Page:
The local financial services industry is sanguine that the EU’s decision to put the Cayman Islands on its list of uncooperative jurisdictions in tax matters will be short-lived. At least for now.
Most advisors to hedge funds like offshore law firms or fund-governance firms describe the move as a temporary “technical listing” that is merely the result of bad timing.
In its ongoing dialogue with the EU, Cayman’s government committed last year to reform, before the end of 2019, the supervision and regulation of Cayman funds, particularly those with few investors or close-ended funds that were exempt from registration with the Cayman Islands Monetary Authority.
However, this deadline passed, and lawmakers enacted a new Private Funds Law and amendments to the Mutual Funds Law on 31 Jan., with the new legal framework not entering into force before 7 Feb.
This was three days after a meeting of the EU Code of Conduct Group on Corporate Taxation, which assesses third countries for Europe’s tax list.
EU finance ministers concluded accordingly that Cayman had not delivered on its commitment on time.
The government has in response reaffirmed that it would constructively cooperate with the EU to achieve a delisting as soon as possible. The next review of the tax list is scheduled for October.
Cayman law firms and other service providers have advised their clients that the impact of the tax blacklisting will be limited at this time.
The EU council itself has asked member countries to implement at least one non-tax and one tax-based measure for the treatment of transactions, or individuals dealing with, uncooperative tax jurisdictions by the beginning of 2021.
In the non-tax area, these defensive measures include limiting the access to the European funding for sustainable development or strategic investments, as well as access to the general framework for securitisation.
Transactions with listed countries may also be subject to stricter monitoring and taxpayers who benefit from listed regimes or use structures or arrangements involving these jurisdictions are more likely to be audited.
In November 2019, the council also invited member states to apply controlled foreign company (CFC) rules, withholding tax measures, limited tax deductibility, or a limited participation exemption on profit distribution to listed countries.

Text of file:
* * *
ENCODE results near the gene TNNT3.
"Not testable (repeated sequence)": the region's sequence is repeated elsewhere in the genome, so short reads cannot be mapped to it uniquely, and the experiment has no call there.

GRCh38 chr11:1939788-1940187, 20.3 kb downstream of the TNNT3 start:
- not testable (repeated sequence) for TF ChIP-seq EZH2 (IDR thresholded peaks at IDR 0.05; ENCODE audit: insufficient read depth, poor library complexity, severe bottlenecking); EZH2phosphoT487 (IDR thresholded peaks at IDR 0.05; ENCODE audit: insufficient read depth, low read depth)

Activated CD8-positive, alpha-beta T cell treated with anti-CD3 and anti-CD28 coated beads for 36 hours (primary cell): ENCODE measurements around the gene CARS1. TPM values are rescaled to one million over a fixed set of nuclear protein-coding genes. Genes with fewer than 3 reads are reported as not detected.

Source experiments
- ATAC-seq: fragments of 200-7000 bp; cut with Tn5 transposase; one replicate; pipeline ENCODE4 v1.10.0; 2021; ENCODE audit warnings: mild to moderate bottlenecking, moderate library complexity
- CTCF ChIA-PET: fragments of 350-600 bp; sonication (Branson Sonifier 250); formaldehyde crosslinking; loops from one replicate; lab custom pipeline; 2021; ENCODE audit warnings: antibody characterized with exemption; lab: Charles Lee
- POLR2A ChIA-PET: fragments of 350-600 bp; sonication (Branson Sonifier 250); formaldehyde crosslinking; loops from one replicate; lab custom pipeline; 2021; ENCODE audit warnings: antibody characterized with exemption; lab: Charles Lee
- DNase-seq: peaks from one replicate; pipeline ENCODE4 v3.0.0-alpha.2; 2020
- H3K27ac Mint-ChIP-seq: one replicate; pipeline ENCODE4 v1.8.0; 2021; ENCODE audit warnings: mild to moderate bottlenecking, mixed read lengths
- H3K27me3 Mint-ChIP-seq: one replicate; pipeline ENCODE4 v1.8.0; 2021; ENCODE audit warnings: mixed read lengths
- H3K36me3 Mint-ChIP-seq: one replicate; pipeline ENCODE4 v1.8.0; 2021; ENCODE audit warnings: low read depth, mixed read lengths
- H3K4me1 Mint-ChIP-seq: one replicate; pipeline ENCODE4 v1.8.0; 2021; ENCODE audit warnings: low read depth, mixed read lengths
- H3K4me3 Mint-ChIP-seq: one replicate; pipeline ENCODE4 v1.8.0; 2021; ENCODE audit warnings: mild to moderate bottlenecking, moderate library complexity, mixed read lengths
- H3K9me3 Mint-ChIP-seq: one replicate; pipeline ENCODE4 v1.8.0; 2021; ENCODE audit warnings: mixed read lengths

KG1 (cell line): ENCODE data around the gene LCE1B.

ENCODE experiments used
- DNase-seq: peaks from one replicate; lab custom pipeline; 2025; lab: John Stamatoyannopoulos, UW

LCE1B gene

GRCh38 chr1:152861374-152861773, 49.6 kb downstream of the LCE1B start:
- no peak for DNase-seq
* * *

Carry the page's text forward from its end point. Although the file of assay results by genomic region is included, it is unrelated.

Offshore law firm Maples informed clients that, in practice, EU member states already apply some or all of these measures, particularly with regard to jurisdictions which do not have a tax treaty network and operate a tax neutral system, such as the Cayman Islands.
“For example, Ireland applies withholding tax on interest payments if the recipient is not resident in an EU Member State or a country which has signed a tax treaty with Ireland, subject to certain exceptions. Ireland also operates CFC rules and has rules restricting tax deductibility on certain payments which are not subject to tax in the recipient jurisdiction,” Maples wrote in a client advisory. “Finally, Ireland does not provide for a participation exemption on profit distributions to Irish companies. Accordingly, it can be said that Ireland already applies those four measures.”
EU member states also already apply defensive administrative measures, such as increased transaction monitoring and audits, to jurisdictions without a tax treaty network or those that are tax neutral, like the Cayman Islands, Maples wrote.
This means in practice that the EU blacklisting does not trigger any automatic sanctions or penalties.
Fund governance firm DMS noted in a client advisory that unless EU members provide otherwise, Cayman funds can continue to be marketed in the EU and EU investors can stay invested or increase their investment in Cayman funds.
Nevertheless, Cayman’s listing as uncooperative does have a negative impact on its reputation. European institutional investors, for instance, might find it even more difficult to invest in Cayman-based fund structures than they already have.
US law firm Ropes and Gray said in a note to clients that “the blacklisting of the Cayman Islands is likely to be short-lived” and fundamental changes to existing structures should therefore be considered in this context. But the firm also noted that some investors have increased reputational concerns about investing in Cayman funds.
“New funds, or funds looking for new investors, may therefore wish to consider an EU alternative for the fund vehicle,” the law firm said.
Some limited partners may also have increased concern “over the audit risk and risk of increased tax leakage if there are Cayman blockers or other Cayman corporate vehicles in fund structures”.
Ropes and Gray advised that funds may wish to consider alternative jurisdictions for such vehicles if the Cayman Islands remains on the blacklist.
Additional compliance costs in connection with Cayman’s recently introduced economic substance law are another factor that funds should factor in, the law firm said.
Israeli newspaper Haaretz raised similar concerns regarding Cayman’s new fund regime which could impact venture capital funds that invest in the country.
The new Private Funds Law, the article suggested, requires private equity and venture capital funds to hand over more information about their managers and limited partners, as well as data that these funds do not typically like to share.
Independent valuations, currently done by the general partner of the fund, annual audit reports, and third-party custodians and administrators all add costs, the Haaretz article said, quoting partners at Israeli law firm GKH.
These factors, together with entities from blacklisted countries facing difficulties to raise money from European institutional investors, could “force” funds to move their place of incorporation “possibly even to Israel”, the newspaper speculated.
About 80% of venture capital funds active in Israel are incorporated in Cayman.